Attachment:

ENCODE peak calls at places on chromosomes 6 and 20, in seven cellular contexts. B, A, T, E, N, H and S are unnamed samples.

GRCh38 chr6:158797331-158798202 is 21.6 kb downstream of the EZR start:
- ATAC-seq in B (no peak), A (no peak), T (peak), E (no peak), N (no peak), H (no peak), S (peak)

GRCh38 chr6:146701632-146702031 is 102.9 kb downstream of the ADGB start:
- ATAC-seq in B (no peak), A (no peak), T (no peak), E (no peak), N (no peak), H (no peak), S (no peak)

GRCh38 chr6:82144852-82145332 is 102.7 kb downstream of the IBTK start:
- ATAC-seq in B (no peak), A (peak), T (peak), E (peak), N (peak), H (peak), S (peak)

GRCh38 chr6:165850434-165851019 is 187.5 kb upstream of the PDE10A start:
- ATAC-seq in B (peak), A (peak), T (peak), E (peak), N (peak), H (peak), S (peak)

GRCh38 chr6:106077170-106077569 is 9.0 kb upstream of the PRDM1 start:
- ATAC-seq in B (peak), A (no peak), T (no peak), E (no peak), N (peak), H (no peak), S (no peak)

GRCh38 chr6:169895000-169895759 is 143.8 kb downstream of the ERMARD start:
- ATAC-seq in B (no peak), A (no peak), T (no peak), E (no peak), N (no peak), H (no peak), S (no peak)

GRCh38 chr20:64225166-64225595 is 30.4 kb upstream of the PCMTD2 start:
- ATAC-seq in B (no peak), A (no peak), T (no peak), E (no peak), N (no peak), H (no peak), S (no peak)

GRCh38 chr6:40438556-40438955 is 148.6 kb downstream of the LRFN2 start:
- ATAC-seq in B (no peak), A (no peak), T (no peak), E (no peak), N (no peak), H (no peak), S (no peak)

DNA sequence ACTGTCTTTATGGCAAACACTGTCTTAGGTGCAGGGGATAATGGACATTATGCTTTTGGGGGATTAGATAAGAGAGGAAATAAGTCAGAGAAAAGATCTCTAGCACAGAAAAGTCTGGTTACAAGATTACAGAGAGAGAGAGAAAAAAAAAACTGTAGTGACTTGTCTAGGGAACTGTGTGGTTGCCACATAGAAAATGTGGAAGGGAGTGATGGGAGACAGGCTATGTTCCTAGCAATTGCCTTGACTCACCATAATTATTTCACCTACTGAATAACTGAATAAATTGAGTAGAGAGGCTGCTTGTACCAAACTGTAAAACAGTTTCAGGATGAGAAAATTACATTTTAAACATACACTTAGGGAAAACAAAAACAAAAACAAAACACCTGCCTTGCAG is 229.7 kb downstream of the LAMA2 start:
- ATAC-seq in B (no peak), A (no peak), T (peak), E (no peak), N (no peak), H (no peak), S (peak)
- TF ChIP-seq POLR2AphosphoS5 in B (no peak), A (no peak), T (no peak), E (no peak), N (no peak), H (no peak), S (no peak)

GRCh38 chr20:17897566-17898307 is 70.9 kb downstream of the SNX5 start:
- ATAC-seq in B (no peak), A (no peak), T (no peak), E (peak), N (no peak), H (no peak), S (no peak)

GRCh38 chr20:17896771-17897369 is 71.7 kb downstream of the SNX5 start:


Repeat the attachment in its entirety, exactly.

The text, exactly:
ENCODE peak calls at places on chromosomes 6 and 20, in seven cellular contexts. B, A, T, E, N, H and S are unnamed samples.

GRCh38 chr6:158797331-158798202 is 21.6 kb downstream of the EZR start:
- ATAC-seq in B (no peak), A (no peak), T (peak), E (no peak), N (no peak), H (no peak), S (peak)

GRCh38 chr6:146701632-146702031 is 102.9 kb downstream of the ADGB start:
- ATAC-seq in B (no peak), A (no peak), T (no peak), E (no peak), N (no peak), H (no peak), S (no peak)

GRCh38 chr6:82144852-82145332 is 102.7 kb downstream of the IBTK start:
- ATAC-seq in B (no peak), A (peak), T (peak), E (peak), N (peak), H (peak), S (peak)

GRCh38 chr6:165850434-165851019 is 187.5 kb upstream of the PDE10A start:
- ATAC-seq in B (peak), A (peak), T (peak), E (peak), N (peak), H (peak), S (peak)

GRCh38 chr6:106077170-106077569 is 9.0 kb upstream of the PRDM1 start:
- ATAC-seq in B (peak), A (no peak), T (no peak), E (no peak), N (peak), H (no peak), S (no peak)

GRCh38 chr6:169895000-169895759 is 143.8 kb downstream of the ERMARD start:
- ATAC-seq in B (no peak), A (no peak), T (no peak), E (no peak), N (no peak), H (no peak), S (no peak)

GRCh38 chr20:64225166-64225595 is 30.4 kb upstream of the PCMTD2 start:
- ATAC-seq in B (no peak), A (no peak), T (no peak), E (no peak), N (no peak), H (no peak), S (no peak)

GRCh38 chr6:40438556-40438955 is 148.6 kb downstream of the LRFN2 start:
- ATAC-seq in B (no peak), A (no peak), T (no peak), E (no peak), N (no peak), H (no peak), S (no peak)

DNA sequence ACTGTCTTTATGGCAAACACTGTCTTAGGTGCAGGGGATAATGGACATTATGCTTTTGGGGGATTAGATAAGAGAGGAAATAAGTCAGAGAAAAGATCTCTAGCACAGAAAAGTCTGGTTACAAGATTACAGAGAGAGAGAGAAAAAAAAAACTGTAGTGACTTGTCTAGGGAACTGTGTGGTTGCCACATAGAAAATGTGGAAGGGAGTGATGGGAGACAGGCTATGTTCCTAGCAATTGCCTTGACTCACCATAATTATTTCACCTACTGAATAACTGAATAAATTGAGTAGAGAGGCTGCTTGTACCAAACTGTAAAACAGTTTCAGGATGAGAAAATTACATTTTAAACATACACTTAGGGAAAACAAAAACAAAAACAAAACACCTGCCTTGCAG is 229.7 kb downstream of the LAMA2 start:
- ATAC-seq in B (no peak), A (no peak), T (peak), E (no peak), N (no peak), H (no peak), S (peak)
- TF ChIP-seq POLR2AphosphoS5 in B (no peak), A (no peak), T (no peak), E (no peak), N (no peak), H (no peak), S (no peak)

GRCh38 chr20:17897566-17898307 is 70.9 kb downstream of the SNX5 start:
- ATAC-seq in B (no peak), A (no peak), T (no peak), E (peak), N (no peak), H (no peak), S (no peak)

GRCh38 chr20:17896771-17897369 is 71.7 kb downstream of the SNX5 start: